Archive for the ‘Apiary Visits’ Category

Bees are loving the Indian Summer

September 30, 2011

Down at the Apiary yesterday the place looked at its best.

We are still feeding some of the hives and the bees are taking full advantage of the excellent weather with all entrances very active.

One of the hives had a high Nosema count when we tested all the colonies during the Apiary close down day so we have been feeding it Thymol in sugar syrup as an alternative to Fumidil B. The bees know there is something different (smell for one thing) so are not taking it as fast as previous feeds. The recipe we used comprised:

Dissolve 30g Thymol crystals in 150ml of alcohol to make stock solution (surgical spirit works).

Use 10ml of this stock solution in 4.5 litres (1gallon) of syrup.

The stock solution keeps ok if well sealed, otherwise the alcohol evaporates.

It will be interesting to see if this has an effect.

There is just one colony job to do before winter and that is unite the two colonies on stand 2, one is weak with lots of drawn brood comb and the other is strong but has not drawn out more than 5 frames of brood, uniting should produce a colony that will se the winter out.

Hive stacked too high?

August 22, 2011

The attached photo shows a hive stacked too high for a normal beekeepers back. The top super weighed in at over 40 lb, was propolised and brace combed to the super below, so working at eye level was hard enough for a pair of beekeepers.

At the Association apiary our stands are at a variety of heights so as to give new beekeepers different experiences as part of their own apiary planning, however the rule of thumb is that the height of the stand should be such that the top of the brood box is at knuckle height. If we had followed this rule for this hive life would have been easier!

Just before the swarm

April 27, 2011

Last week when inspecting the colonies on Tuesday we tore down several queen cells in Hive 2 and rearranged things so that the colony had more space. The next full inspection was not due for a further 9 days so on Monday (7 days on) a quick inspection was carried out. The queen was seen but there were several good swarm cells just about to be capped.

A nucleus box was placed next to the hive with the entrance facing the opposite direction. The frame with the queen on was placed in the Nuc along with four further frames from the main hive containing stores and all stages of brood. Queen cells on the frames transferred to the Nuc were torn down. The brood frames in the main hive were placed together in the centre of the brood box and flanked by fresh frames.

By removing the queen we have prevented a swarm issuing until at least when the 1st virgin queen emerges (8 days after queen cell capped) and by reducing the brood the colony may now not swarm due to the lack of young bees.

Positioning the Nuc box close to the original hive maintains our options for what to do with the colony and the original queen.

At the next inspection we may split the main hive again if we have sufficient good sealed swarm cells, further reducing the chance of a swarm issuing and hopefully resulting in an additional small colony for use during the busy training programme this summer.

It has been an early spring this year and there are reports from several members of colonies swarming already, we were lucky in being able to save the queen and prevent a swarm issuing. At this time of year one should carry out inspections every 7 days and if a colony starts swarm preparations carry out preventative measures such as an artificial swarm.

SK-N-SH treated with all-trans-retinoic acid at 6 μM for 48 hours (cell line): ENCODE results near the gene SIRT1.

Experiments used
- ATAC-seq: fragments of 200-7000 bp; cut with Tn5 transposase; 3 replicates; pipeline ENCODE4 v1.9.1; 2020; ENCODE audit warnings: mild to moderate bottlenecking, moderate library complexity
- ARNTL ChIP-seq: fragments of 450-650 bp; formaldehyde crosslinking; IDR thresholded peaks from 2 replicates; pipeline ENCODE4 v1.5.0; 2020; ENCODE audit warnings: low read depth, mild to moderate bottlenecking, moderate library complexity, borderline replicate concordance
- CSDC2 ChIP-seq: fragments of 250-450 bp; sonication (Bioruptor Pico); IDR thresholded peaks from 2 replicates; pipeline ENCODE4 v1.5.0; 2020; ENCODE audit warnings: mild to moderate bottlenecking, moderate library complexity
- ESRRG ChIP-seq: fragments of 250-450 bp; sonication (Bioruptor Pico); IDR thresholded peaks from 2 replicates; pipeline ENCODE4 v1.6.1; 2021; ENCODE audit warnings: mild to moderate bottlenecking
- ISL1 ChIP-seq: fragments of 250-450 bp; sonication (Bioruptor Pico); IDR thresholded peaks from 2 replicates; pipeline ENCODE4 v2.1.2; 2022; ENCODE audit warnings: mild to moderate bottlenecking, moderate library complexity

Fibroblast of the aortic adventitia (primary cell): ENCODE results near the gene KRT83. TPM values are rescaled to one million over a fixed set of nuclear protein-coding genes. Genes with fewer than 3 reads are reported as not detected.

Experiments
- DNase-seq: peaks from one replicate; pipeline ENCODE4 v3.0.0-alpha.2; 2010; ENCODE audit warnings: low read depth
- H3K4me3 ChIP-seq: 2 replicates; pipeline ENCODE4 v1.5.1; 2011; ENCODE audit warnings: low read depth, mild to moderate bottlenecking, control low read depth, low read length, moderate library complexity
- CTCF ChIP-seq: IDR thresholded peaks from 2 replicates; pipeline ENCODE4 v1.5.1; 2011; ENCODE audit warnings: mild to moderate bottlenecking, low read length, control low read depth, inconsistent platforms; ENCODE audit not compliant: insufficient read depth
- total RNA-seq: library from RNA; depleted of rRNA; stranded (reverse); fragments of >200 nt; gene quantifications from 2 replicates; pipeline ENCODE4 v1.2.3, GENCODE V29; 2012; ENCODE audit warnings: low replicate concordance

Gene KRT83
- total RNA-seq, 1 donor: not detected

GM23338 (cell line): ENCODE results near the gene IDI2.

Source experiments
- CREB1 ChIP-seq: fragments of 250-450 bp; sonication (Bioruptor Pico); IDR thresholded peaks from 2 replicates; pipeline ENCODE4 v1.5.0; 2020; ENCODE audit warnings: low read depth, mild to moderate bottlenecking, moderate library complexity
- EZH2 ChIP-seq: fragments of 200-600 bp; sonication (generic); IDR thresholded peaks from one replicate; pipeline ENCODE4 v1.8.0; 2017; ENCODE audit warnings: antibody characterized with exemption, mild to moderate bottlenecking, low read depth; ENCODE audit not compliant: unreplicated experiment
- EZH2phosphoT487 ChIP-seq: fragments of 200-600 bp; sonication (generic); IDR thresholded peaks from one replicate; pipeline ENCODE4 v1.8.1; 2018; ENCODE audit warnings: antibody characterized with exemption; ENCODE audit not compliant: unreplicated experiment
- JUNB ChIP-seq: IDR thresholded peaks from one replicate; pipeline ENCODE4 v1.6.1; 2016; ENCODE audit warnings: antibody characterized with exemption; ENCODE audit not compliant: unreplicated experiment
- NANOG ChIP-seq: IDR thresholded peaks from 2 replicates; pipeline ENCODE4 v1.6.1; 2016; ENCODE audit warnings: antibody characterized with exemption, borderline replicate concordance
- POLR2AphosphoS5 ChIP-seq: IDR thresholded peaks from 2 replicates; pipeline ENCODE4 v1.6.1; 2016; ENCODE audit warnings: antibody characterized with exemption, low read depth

Apiary Visit 19th April

April 21, 2011

It was just of a week since the Bailey comb changes and Shook swarm were initiated at the Apiary opening day so we had a bit of follow up work to do.

First we removed the bait frame from the Shook swarm which was carried out on Hive 4, the frame was fed to the chickens! This colony is relatively small as would be expected and will be an ideal training colony. We removed the Queen Excluder from below the Brood Box and placed it above with a super on top.

The three Bailey comb change hives each had the queen laying in the top box so she was trapped in with the addition of Queen Excluder below the top box. Supers were added to each hive so as to encourage the colonies not to lay down stores in the bottom Brood Box. The queens in Hives 1 and 6 were marked Blue, it was the first time the queen in 1 had ever been spotted and no wonder she is jet black! Hive 6 was showing signs of Varroa, high drop count and deformed wing, so the bottom Brood Box was removed to another stand creating a form of Artificial Swarm. This action does a couple of things, reduces the population of varroa significantly as all the sealed brood is in the bottom box and in the removed box disrupts the varroa life cycle since there will be no new brood in which the varroa will reproduce for a month or so.

The varroa drop count on all the other colonies in the apiary was extremely low to insignificant.

Of the other colonies we have mixed bunch:

– Hive 2 is showing swarming tendencies, tore down open queen cells, need to do an Artificial Swarm on 27th April

– Hive 7 doing really well with two supers of uncapped honey, 3rd super added

– Hive 8 has a red queen and is not progressing well, she will need to be superseded

– Hive 9 doing well and busy

The rape in the adjacent field is now coming into flower. With weekly training sessions starting on 27th April we should be able to keep on top what is already looking like a busy season.

Rainwater Collection at Apiary

February 25, 2011

After a year of talking about it we finally have got round to installing rainwater collection at the apiary, see the attached image.

On a practical note the field leading to the apiary is impassable so unless completely necessary please not attempt to drive across the field to the hut.